Daydream Believers All.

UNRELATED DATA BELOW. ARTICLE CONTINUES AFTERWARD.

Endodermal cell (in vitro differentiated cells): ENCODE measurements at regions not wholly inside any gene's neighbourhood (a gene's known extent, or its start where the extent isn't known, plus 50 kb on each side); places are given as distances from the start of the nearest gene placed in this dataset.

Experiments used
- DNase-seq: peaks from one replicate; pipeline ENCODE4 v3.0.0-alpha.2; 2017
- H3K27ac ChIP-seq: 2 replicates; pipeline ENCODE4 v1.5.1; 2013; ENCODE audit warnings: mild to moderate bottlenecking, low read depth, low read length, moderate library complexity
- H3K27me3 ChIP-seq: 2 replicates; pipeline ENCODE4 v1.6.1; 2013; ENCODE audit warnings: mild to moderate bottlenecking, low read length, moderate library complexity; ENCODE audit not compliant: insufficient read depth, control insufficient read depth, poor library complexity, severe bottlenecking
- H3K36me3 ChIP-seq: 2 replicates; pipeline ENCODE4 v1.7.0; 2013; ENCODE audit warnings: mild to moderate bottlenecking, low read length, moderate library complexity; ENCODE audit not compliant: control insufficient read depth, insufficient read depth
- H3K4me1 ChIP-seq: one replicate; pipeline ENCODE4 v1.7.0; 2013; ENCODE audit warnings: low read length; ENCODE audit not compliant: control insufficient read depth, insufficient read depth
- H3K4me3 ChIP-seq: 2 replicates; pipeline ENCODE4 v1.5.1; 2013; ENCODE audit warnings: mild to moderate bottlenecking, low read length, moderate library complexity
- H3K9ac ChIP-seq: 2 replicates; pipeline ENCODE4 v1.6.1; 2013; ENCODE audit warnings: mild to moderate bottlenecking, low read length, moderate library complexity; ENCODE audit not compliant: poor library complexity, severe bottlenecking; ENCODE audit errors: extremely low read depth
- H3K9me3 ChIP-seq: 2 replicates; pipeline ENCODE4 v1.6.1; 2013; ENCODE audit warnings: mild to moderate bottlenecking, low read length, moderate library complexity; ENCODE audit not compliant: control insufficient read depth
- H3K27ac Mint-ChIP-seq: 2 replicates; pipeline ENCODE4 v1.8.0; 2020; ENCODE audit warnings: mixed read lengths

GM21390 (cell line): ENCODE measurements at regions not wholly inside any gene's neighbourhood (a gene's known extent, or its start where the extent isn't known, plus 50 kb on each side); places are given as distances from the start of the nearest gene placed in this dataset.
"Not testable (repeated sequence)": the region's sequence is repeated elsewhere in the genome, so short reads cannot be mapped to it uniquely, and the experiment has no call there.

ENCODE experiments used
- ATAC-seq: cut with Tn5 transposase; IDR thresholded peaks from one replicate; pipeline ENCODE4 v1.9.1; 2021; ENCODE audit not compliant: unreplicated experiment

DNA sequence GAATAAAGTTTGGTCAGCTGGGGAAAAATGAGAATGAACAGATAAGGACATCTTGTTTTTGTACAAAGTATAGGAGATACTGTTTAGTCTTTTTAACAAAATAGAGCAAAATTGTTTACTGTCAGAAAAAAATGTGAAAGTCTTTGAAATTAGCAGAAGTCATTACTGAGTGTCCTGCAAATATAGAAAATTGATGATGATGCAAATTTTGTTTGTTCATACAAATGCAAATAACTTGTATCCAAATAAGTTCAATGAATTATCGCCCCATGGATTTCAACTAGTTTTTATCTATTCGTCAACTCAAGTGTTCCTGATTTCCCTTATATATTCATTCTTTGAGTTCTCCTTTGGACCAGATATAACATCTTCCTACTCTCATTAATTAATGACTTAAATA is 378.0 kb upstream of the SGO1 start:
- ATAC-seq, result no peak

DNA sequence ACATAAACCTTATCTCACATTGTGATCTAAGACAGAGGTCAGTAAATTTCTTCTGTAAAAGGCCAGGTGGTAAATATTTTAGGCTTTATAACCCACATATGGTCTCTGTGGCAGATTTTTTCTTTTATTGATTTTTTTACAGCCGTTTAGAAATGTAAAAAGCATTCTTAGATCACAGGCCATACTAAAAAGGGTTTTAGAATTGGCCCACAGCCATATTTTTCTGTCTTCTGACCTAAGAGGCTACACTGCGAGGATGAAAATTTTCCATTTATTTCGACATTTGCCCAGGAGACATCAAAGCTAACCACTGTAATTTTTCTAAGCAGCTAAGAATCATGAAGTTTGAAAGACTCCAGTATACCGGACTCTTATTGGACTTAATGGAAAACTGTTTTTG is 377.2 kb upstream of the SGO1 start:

I am a child of the 60’s. That means that apart from knowing all the words to the Monkees theme, I also know what it means to be raised in a family where one parent, with just a High School education, could earn enough to support an entire family. I do remember just enough about the 60’s to be confused about a whole lot of things, but I did absolutely know two things. My parents loved each other and my parents loved me. Now, it is true that I was lucky enough to have awesome parents but at least some of their awesomeness was a result of at least one of them simply being there, always. (I kinda squeezed those two links together there but there both worth a look). As parents ourselves we have now adopted the Mantra of Minnesota Senator Al Franken, who before he was a senator offered this advice to the Harvard class of 2002. “Parenting is the hardest job you’ll ever love. First and foremost, being a good parent means spending lots of time with your children. I personally hate the phrase ‘quality time.’ Kids don’t want quality time. They want quantity time, big, stinking, lazy, nonproductive quantity time.” Turns out that for us, lazy, stinking nonproductive is right up our alley. The problem with that philosophy for us is the golden cross that took place right about the time we entered the workforce. We were born into a society that expected just one parent to need to work (and I’m pretty agnostic about which parent it is) and we now live in a society where two incomes is the norm. There are actually more families with two mom’s working today then there were families with even one mom working in 1960. One of the tricks to allowing everyone lousy stinking quantity time is valuing that in economic terms as much as we currently value a whole host of other things that don’t really promote happy children. If we want more of something we have to value the things that are important to us. In my family, I never doubted that I was.